A big experiment in my workscape

The COVID-19 pandemic created conditions in which experimentation was a useful way to figure out how I might do things differently in my workscape. It is said that ‘Necessity is the mother of invention’.

In Jan 2021, I found myself contemplating a year ahead without clarity of what steps to take. In 2020 I had tried a lot of things within running my own business, with little success. I was tired. I wasn’t enjoying work. I wanted a break – but not a holiday – from what I ‘should’ be doing (if I followed the path set for my business in early 2020). With a strong desire to consider something – anything else – my work radar picked up an unusual opportunity. With very little consideration, I decided to leap into this, and treat it like an Experiment. A whopping big workscape experiment!

Thinking of this as an ‘experiment’ – rather than a career choice – gave me lots of leeway to learn, explore and not worry about ‘success’ or ‘achieving something’.

The Experiment

The question guiding my experiment was: What could I do workwise when I’m not sure what I want to do workwise? What if …? Yep – not a very specific question, but one very suited to my frame of mind and what I needed right now.

I decided to become an Activity Instructor on Children’s Adventure Camps for a few months (as an Employee). This is quite far removed from my normal work of running my own business; being a consultant/advisor to other organisations; making and delivering products including courses and cards; and participating in sharing knowledge through blogs and social media.

Why do this? I had some intentions – and specifically they were intentions, not goals. I’d hold onto these lightly, aware that they may or may not happen. They gave me a starting place to determine my own motivations, and turns out as equally importantly – an explanation for others who were perplexed by my choice.

My intentions were a combination of things that I might get from the experiment; as well as things about how I wanted to be/act during the experiment.

  • Restore myself by doing something very different. I love to learn and challenge myself, so doing it in a new setting could be the tonic I needed.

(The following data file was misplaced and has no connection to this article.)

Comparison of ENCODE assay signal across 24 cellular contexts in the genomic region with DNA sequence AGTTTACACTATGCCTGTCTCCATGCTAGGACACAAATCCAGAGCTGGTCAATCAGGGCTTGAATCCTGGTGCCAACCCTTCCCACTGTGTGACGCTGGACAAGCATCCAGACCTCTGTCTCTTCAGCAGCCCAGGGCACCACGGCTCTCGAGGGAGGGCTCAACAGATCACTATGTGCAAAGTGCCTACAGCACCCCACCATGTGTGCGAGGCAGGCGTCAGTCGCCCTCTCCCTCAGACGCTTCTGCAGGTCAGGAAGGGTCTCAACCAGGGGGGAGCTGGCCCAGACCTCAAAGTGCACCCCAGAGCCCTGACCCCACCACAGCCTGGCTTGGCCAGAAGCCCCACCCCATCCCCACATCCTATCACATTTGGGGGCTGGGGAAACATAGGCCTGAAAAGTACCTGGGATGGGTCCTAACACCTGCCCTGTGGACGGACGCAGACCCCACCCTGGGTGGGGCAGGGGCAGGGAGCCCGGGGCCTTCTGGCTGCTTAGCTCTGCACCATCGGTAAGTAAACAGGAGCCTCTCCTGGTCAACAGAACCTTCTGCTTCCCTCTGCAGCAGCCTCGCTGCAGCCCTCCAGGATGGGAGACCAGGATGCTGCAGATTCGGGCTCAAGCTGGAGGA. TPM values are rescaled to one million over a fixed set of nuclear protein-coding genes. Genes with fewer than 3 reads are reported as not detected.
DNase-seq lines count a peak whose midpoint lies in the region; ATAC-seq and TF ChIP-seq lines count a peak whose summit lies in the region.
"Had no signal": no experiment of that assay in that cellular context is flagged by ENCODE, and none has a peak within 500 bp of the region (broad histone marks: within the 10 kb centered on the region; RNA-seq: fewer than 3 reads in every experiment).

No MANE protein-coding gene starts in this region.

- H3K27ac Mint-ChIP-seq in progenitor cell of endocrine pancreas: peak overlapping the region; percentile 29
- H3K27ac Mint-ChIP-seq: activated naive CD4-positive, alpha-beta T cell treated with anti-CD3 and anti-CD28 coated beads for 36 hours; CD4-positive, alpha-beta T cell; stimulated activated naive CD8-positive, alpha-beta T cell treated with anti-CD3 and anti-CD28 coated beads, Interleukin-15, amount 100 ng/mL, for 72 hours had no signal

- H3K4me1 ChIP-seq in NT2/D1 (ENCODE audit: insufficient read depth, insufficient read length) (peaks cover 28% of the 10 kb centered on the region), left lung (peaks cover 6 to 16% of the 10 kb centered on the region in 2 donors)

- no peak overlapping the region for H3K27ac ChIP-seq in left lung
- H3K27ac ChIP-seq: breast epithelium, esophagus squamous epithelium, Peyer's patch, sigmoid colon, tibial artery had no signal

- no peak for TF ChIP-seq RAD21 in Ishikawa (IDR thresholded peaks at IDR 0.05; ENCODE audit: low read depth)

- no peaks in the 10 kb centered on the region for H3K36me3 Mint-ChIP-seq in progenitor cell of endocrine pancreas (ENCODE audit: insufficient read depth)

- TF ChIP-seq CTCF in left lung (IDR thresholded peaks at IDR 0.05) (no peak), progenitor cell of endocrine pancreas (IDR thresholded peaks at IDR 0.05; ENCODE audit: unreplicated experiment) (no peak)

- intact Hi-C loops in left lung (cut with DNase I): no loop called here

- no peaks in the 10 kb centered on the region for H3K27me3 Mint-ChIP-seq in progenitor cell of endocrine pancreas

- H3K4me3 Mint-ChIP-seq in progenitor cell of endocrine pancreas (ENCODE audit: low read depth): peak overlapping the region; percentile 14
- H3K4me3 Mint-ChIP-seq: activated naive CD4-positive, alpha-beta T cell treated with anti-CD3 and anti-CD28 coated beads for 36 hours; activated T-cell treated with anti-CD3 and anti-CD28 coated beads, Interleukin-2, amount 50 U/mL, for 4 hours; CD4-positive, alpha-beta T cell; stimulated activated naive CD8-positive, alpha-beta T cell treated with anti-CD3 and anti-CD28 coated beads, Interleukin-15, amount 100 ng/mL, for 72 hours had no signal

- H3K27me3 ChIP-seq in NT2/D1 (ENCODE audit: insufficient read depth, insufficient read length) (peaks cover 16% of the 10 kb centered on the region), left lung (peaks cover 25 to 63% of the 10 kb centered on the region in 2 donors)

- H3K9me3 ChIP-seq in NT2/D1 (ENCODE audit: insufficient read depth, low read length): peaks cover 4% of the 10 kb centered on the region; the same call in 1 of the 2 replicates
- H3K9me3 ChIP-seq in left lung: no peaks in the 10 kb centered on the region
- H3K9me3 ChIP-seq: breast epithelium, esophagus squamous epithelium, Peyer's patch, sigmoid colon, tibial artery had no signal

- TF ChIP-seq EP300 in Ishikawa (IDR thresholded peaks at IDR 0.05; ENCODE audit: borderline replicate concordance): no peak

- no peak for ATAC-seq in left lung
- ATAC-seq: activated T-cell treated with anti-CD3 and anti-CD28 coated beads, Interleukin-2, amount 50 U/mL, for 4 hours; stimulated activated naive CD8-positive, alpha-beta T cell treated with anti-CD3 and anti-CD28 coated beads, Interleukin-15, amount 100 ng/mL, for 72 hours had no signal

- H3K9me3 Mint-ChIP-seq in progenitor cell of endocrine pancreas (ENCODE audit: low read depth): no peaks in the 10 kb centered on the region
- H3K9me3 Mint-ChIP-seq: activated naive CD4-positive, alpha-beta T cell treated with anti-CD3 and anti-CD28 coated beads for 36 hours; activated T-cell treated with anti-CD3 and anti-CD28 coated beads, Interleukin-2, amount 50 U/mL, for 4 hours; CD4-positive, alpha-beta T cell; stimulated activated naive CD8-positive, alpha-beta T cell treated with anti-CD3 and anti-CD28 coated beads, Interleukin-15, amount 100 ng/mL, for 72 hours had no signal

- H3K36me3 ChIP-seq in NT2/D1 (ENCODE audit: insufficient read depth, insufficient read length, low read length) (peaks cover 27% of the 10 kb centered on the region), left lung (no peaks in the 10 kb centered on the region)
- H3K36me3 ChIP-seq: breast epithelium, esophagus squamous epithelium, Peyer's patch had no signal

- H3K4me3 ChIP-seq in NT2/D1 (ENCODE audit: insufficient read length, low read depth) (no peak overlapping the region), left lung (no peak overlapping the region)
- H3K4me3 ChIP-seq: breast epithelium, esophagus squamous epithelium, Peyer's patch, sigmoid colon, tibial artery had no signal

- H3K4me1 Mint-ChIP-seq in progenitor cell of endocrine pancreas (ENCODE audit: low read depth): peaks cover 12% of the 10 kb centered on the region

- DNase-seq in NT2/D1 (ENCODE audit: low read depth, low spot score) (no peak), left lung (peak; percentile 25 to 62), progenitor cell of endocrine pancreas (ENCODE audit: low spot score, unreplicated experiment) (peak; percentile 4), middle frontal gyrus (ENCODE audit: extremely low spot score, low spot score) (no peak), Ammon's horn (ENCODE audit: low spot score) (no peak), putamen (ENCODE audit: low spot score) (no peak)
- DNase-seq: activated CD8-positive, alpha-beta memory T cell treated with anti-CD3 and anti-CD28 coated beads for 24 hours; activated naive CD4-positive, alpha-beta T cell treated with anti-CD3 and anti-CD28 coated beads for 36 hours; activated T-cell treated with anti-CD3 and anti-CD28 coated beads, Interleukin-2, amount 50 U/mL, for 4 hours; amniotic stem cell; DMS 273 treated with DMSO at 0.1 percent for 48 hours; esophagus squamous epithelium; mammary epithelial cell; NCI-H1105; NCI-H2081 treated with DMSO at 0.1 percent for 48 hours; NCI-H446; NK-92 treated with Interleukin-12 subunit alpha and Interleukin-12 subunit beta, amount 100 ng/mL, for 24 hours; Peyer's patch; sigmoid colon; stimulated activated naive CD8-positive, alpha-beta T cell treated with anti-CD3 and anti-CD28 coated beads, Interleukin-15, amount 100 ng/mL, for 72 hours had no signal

• Discover what I didn’t know about a different sector and type of work. There’s at least potential to develop empathy for people-at-work whom I have been ignorant about.
  • Connect to a team of people and strengthen my team-mate sensibilities. I was tired of working alone and having to keep finding myself ‘playmates’ for different bits of work. It would be nice to be part of a crew that someone else had assembled.
  • I was going to make choices within this gig that were based on present desire, not future gain; and follow things that would bring joy. This meant I could put my ‘Strategic’ strength on hold, and be playful with this experience – just because!
  • I would give space for things to present themselves where hopefully I could contribute my strengths and experience. I would stop my natural inclination to make offers, which I did plenty of in 2020. For now, I’d do things differently.

The variables in my experiment, that were a big point of difference to my normal working life – were also opportunities for new knowledge and insights to be revealed. There were six main variables and it was this large number of variables that made this a really big experiment.

  • Industry/Context: Outdoor Education; School-camp culture; under Hospitality Award conditions
  • Value Exchange: Casual low wage; Stories to tell; New experiences
  • Task/Activity: Run children’s outdoor adventure activities in 90-min sessions; 4 x in a day
  • Tools: Outdoor Education equipment like Archery; Harnesses; Climbing/Belaying Equipment; Canoes; Hanging Ropes; Challenge Courses
  • Place: Rural location; Outdoor activity; No computers or office!
  • People: Peers who are young adults; Customers who are kids and parents/teachers on short-term camps

A serious consideration about doing this experiment was about whether I was a good fit for this work. The typical Activity Instructor is in their early 20s; single; and doing this as short-term overseas holiday work or as a stepping stone for future Outdoor Education work. They do this work with a supple physique; youthful energy; and limited work and life experience. They don’t expect to earn a lot in in this work, and typically haven’t experienced much earning power to date. In contrast to this, I am a mature woman in her early 50s; married; with lots of work and life experience; substantive earning power; and a less malleable physique. I am not who the Adventure Camps business expects to have, nor are generally setup to support and deploy. And that’s okay – I anticipated this going in, and this also contributed to the uncertain nature of the experiment.

 

As I write this (March 2021), the experiment is still underway. I’ve been through training, and have been doing the work with the organisation’s customers.

 

Learnings from the experiment

Even mid-experiment, there are some interesting learnings and reflections I can share.

On the job

  • Outdoor Ed feels like a foreign culture compared to Business/Corporate sector. And like being in a foreign country, there’s a significant adjustment to new language, concepts, artefacts and practices. This can trigger moments of unexpected vulnerability to deal with something you think you should be able to deal with but feels so ‘off’, or for which you suddenly feel very incompentent. And this can trigger a variety of emotions to tangle with.